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Good Entrepreneurs are Missionaries

(via Stanford Graduate School of Business) At a speech to business school graduate, John Doerr a VC of repute with Kleiner Perkins and a former Intel alumni shares some of his pearls of wisdom. Some of the good ones are

What makes a great entrepreneur? According to Silicon Valley venture capitalist John Doerr, the best ones “are missionaries, not mercenaries.”

“Mercenaries have a lot of drive, they’re opportunistic and always pitching their latest deal,” he told a packed house of business students March 3, “whereas missionaries are more passionate and strategic. Mercenaries are sprinting and often have in their organizations an aristocracy of founders, whereas the missionaries are in it for the long run, obsessing on customers, not competition. They try to build a meritocracy—a loud, noisy place where the best ideas can get on the table.”

For more tips on what makes a young company great, Doerr recommended Organizing Genius: The Secrets of Creative Collaboration by Warren Bennis and Patricia Ward Biederman. The book’s case studies, ranging from the Manhattan Project and Xerox PARC to the 1992 Clinton presidential campaign, have several common threads, Doerr said.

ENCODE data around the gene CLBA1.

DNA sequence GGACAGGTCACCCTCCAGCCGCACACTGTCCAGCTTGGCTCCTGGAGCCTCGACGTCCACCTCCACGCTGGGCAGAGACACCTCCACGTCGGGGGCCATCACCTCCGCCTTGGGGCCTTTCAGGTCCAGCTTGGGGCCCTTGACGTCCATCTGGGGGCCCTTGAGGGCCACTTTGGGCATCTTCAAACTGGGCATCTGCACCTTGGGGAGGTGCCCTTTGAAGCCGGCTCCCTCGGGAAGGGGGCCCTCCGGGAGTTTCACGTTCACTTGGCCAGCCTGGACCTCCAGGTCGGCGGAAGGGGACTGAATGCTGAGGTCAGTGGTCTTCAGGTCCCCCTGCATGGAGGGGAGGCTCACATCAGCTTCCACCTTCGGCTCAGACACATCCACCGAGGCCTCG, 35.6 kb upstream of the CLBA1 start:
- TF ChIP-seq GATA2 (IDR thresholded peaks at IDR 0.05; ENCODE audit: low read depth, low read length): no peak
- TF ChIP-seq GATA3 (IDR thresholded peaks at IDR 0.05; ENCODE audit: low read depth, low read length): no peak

All the groups described in the book started out with strong leaders and talented people who had a sense of mission. They were pragmatic but optimistic. And most important, the leaders were very young. “All typically had their best work done by people under 35,” Doerr said. “They didn’t know what they didn’t know, so they attempted the impossible.”

Doerr closed with some “unsolicited advice” to the under-35 crowd in Bishop Auditorium. “Always, always network,” he said. Keep business cards. Call somebody you weren’t going to call every day and talk for at least 10 minutes. Call your mom once a week whether you need to or not. Take your first assignment based on the opportunity to learn and grow, not on the compensation.

“And please, please, please,” he told the students, “in your drive to become great leaders, don’t forget the fundamentals: learning about recruiting, hiring, firing, inspiring, managing, developing, and motivating others with the kind of tough love that makes leaders very effective—not this Donald Trump thing, ‘You’re fired!’ There are extra points for humor.”

1 thought on “Good Entrepreneurs are Missionaries”

  1. damn inspiring stuff 🙂 and very true : the best entrepreneurs ARE the world’s biggest fanatics, true evangelists of their beliefs…
    but me thinks: a lot of the sheer thrill of starting a business is in the initial phases ; once u’ve reached the so-called _critical mass_ things like being a “meritocracy” and “attempting the impossible” end up as mere catchphrases and more practical things (=pains) take over..

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